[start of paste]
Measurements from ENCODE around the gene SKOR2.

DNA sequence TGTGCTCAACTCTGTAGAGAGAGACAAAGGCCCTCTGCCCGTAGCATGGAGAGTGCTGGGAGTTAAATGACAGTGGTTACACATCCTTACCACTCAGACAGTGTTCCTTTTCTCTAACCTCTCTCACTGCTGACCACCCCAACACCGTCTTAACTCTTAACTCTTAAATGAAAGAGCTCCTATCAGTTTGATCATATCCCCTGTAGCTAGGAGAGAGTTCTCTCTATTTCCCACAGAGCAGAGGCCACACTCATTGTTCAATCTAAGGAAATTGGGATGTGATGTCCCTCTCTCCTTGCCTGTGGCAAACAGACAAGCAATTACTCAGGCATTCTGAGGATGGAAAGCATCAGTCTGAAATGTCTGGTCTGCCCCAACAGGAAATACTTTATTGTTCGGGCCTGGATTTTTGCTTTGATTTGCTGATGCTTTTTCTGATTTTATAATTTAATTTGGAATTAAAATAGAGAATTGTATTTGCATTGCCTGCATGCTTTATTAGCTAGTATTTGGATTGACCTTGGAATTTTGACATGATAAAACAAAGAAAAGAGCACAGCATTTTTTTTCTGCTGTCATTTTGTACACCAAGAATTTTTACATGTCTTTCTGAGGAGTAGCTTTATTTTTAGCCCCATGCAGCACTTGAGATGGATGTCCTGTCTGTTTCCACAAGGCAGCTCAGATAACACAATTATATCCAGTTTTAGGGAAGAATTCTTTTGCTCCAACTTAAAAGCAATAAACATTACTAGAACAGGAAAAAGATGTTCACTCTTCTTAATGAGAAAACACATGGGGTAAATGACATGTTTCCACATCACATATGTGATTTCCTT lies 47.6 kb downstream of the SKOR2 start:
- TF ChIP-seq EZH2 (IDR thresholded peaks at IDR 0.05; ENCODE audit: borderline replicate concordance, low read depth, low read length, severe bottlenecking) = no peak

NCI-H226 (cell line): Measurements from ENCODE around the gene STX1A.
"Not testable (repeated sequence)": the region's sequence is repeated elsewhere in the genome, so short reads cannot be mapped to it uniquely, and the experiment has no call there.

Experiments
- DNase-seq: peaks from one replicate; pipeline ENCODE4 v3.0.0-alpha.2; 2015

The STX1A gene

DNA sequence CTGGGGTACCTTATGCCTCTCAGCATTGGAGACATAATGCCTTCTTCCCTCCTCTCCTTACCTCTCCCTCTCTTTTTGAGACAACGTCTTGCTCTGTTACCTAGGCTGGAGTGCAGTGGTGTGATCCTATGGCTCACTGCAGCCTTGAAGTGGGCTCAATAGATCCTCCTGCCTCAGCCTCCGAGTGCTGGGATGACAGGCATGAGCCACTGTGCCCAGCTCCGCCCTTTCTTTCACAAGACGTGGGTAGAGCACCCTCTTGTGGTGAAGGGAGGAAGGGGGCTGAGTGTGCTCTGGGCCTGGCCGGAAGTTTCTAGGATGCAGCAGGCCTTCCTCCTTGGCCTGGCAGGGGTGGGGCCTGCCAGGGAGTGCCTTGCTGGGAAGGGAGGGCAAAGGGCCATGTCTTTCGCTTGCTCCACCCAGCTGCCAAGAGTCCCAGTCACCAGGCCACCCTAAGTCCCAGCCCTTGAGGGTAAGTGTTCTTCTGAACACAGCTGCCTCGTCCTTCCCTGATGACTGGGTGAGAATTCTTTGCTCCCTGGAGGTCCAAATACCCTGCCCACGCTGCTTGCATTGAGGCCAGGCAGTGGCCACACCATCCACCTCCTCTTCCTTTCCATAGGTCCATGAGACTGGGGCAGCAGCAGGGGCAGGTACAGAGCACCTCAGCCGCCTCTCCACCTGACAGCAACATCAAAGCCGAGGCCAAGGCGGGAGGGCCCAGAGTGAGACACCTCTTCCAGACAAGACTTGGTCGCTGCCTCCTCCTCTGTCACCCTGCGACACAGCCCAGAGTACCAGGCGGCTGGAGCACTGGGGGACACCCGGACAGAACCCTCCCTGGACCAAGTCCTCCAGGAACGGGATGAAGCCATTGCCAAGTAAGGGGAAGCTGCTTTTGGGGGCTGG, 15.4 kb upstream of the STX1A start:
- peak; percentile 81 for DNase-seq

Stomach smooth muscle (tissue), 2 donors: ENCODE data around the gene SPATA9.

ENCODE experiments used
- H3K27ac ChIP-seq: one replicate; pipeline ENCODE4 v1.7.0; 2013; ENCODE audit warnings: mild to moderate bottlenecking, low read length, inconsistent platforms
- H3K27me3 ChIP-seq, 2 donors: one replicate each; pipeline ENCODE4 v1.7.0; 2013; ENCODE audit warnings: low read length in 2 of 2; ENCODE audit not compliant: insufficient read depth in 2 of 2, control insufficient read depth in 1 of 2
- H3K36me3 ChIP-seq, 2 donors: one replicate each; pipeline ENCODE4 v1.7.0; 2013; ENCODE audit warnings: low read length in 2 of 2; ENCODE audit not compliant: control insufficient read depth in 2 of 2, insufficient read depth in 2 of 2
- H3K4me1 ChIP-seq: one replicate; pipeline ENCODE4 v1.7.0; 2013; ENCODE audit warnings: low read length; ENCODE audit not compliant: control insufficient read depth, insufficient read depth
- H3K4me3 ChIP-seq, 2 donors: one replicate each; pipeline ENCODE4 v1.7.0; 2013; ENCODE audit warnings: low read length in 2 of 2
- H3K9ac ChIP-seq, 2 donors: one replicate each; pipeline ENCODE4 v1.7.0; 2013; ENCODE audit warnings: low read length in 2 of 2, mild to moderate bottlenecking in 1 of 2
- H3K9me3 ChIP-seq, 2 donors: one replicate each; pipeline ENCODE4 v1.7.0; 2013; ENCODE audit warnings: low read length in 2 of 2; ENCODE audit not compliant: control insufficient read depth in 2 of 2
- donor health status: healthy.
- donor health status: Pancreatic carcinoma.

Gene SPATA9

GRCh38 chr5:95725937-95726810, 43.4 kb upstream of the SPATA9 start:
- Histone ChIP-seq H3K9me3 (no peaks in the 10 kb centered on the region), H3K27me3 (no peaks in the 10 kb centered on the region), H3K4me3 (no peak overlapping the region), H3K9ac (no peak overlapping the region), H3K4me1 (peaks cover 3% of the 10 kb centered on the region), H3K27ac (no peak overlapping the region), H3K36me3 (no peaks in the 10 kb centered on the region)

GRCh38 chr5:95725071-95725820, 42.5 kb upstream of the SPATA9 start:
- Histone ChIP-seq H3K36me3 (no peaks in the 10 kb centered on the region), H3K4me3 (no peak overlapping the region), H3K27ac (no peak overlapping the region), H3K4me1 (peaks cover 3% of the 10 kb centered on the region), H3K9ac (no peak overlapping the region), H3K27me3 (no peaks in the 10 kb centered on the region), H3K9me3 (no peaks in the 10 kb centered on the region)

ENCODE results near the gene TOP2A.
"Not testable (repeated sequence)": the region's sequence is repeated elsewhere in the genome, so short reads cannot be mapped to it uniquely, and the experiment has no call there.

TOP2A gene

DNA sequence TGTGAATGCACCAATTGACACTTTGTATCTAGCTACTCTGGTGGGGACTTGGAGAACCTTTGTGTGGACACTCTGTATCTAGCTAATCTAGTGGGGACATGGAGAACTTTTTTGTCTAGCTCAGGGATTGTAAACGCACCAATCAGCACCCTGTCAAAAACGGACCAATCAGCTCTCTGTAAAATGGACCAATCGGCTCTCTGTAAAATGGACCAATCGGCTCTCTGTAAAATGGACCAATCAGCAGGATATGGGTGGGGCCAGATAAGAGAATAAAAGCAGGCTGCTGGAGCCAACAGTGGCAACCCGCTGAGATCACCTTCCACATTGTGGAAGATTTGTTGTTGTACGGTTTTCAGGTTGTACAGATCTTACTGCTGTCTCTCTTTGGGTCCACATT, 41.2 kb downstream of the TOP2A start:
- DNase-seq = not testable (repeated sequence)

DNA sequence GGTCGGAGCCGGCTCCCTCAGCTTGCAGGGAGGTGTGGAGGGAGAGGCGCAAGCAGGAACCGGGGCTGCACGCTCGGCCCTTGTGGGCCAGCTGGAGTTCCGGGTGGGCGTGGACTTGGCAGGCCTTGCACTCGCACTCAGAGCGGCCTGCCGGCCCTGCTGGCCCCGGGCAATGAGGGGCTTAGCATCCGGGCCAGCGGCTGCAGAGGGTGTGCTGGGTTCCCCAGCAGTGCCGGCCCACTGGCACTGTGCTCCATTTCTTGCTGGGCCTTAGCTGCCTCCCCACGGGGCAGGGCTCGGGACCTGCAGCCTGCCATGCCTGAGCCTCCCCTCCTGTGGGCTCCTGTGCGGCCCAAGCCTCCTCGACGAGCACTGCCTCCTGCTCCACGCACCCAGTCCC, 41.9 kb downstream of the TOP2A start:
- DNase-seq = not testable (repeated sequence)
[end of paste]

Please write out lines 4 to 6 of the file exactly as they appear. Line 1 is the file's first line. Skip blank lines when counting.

NCI-H226 (cell line): Measurements from ENCODE around the gene STX1A.
"Not testable (repeated sequence)": the region's sequence is repeated elsewhere in the genome, so short reads cannot be mapped to it uniquely, and the experiment has no call there.

Experiments